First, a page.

Publication Date


Document Type


Degree Name

M.S. (Master of Science)

Legacy Department

Department of Industrial Engineering


Tolerance (Engineering)--Mathematical models; Least squares; Linear programming


Evaluation of form tolerance is a critical aspect of many manufacturing processes. Machines such as the coordinate measuring machine often employ the technique of the least squares form-fitting algorithms. While based on sound mathematical principles, it is well known that the method of least squares often overestimates the tolerance zone, causing good parts to be rejected. Many methods have been proposed in efforts to improve upon results obtained via least squares, including those which result in the minimum zone tolerance value. However, these methods are typically complex and computationally slow, making them impractical for implementation in measuring equipment. In this thesis a new method, the linear approximation technique, is introduced for use in evaluating the forms of straightness, flatness, circularity, and cylindricity. It is a general technique that can be applied to most any form type. Nonlinear equations are derived for each form and linearized using Taylor expansion, then solved as linear programs using software written in C++ language. Examples are taken from the literature as well as from data collected on a coordinate measuring machine for comparison with least squares and minimum zone results. For all examples, the new formulations are found to equal or best the least squares results and provide a good approximation to the minimum zone tolerance.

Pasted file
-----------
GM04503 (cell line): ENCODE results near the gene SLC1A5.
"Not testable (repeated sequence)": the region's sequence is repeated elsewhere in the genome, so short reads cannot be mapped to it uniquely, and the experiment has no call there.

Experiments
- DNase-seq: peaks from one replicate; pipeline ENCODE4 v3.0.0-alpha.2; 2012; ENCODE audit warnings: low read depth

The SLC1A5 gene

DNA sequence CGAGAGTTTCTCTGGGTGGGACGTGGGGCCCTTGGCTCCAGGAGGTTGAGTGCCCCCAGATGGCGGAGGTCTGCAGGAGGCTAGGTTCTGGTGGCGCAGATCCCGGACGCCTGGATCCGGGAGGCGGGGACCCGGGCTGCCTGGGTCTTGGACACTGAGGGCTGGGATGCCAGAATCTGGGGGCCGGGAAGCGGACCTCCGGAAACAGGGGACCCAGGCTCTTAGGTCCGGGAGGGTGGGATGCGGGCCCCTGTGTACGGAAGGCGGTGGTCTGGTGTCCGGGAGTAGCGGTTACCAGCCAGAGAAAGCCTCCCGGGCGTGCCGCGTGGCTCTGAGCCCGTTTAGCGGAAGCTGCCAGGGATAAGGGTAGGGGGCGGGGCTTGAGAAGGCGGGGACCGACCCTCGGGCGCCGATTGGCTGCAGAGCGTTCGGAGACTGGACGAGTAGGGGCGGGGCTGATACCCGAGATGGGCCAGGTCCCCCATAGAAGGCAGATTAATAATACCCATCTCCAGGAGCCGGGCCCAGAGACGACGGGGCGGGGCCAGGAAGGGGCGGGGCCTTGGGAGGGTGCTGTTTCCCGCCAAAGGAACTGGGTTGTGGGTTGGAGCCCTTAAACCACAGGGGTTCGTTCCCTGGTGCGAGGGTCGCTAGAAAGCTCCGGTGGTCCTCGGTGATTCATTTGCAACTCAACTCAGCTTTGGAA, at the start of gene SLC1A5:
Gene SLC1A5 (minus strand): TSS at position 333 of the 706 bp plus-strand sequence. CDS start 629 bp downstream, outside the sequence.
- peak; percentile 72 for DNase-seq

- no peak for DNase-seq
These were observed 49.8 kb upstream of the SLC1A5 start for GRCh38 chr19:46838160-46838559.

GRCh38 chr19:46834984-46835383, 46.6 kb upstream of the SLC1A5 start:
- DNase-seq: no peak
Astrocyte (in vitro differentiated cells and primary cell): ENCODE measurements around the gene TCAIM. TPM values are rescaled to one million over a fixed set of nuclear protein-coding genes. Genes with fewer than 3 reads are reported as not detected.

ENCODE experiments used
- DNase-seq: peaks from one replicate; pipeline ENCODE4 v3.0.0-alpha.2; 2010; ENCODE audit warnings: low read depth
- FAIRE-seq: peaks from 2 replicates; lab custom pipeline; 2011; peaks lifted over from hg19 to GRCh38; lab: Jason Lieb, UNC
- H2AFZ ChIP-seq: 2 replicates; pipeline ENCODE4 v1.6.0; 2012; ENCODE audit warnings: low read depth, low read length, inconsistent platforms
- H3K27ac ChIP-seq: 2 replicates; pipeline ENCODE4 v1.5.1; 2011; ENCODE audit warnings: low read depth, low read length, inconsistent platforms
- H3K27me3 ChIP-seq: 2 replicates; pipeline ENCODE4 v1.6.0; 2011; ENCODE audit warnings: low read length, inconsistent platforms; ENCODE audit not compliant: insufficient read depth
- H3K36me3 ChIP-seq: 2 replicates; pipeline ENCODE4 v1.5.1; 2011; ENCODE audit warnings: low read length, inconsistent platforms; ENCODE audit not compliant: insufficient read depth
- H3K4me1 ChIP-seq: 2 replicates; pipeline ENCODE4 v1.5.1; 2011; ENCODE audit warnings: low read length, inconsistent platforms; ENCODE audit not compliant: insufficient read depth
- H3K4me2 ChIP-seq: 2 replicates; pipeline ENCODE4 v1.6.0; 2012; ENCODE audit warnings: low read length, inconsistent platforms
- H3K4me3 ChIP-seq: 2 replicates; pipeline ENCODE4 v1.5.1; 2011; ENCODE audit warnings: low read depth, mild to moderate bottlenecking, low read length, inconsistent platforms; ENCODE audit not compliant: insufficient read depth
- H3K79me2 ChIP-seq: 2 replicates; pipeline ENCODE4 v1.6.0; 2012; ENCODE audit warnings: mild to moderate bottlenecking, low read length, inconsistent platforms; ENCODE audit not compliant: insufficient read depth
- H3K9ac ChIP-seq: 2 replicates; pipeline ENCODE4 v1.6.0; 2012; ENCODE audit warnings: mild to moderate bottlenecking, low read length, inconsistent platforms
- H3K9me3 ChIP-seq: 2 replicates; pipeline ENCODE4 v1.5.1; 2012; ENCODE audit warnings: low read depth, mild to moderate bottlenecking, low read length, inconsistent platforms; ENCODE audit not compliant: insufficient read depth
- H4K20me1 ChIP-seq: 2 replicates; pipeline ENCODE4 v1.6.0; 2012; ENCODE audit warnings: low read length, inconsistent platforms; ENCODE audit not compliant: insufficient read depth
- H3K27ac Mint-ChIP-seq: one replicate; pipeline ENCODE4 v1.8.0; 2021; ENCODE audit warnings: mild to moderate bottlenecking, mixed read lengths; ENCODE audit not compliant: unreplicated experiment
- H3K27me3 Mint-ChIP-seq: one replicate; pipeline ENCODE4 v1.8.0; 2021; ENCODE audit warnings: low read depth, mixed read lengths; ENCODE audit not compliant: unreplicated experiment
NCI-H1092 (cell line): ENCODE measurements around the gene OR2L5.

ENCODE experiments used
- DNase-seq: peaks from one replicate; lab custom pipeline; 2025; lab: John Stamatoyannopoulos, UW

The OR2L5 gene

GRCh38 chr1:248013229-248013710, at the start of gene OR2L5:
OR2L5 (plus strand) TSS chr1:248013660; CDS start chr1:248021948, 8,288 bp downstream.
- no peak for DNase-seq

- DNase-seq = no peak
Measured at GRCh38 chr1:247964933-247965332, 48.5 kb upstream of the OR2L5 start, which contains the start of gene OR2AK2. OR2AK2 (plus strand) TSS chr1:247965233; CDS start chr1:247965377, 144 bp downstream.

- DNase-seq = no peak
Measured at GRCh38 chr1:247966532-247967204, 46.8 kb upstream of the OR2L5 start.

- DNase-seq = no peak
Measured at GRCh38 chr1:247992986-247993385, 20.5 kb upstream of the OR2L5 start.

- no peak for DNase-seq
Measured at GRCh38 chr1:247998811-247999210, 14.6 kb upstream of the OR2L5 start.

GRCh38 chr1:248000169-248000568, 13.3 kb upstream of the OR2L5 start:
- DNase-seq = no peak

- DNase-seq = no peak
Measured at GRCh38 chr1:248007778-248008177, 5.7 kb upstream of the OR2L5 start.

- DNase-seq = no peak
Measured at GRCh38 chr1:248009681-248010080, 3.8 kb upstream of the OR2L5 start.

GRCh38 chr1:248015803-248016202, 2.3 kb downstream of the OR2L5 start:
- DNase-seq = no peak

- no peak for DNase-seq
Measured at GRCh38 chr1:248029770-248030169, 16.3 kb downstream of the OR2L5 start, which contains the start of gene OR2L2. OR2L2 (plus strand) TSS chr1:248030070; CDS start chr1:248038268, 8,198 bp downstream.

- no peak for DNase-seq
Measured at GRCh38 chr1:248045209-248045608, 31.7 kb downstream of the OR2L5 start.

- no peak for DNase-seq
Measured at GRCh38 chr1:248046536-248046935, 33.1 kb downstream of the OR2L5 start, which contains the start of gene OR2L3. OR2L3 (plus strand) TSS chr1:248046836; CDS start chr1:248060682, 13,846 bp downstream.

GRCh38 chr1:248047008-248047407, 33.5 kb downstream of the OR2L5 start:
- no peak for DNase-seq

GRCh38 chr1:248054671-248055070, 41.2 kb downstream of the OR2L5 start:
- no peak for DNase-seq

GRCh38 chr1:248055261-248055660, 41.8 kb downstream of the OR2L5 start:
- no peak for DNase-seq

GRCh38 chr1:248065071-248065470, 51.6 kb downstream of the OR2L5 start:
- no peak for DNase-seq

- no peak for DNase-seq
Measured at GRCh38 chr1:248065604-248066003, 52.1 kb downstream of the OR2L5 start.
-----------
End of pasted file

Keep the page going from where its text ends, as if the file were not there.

Includes bibliographical references (pages [31]-32)


iv, 42 pages




Northern Illinois University

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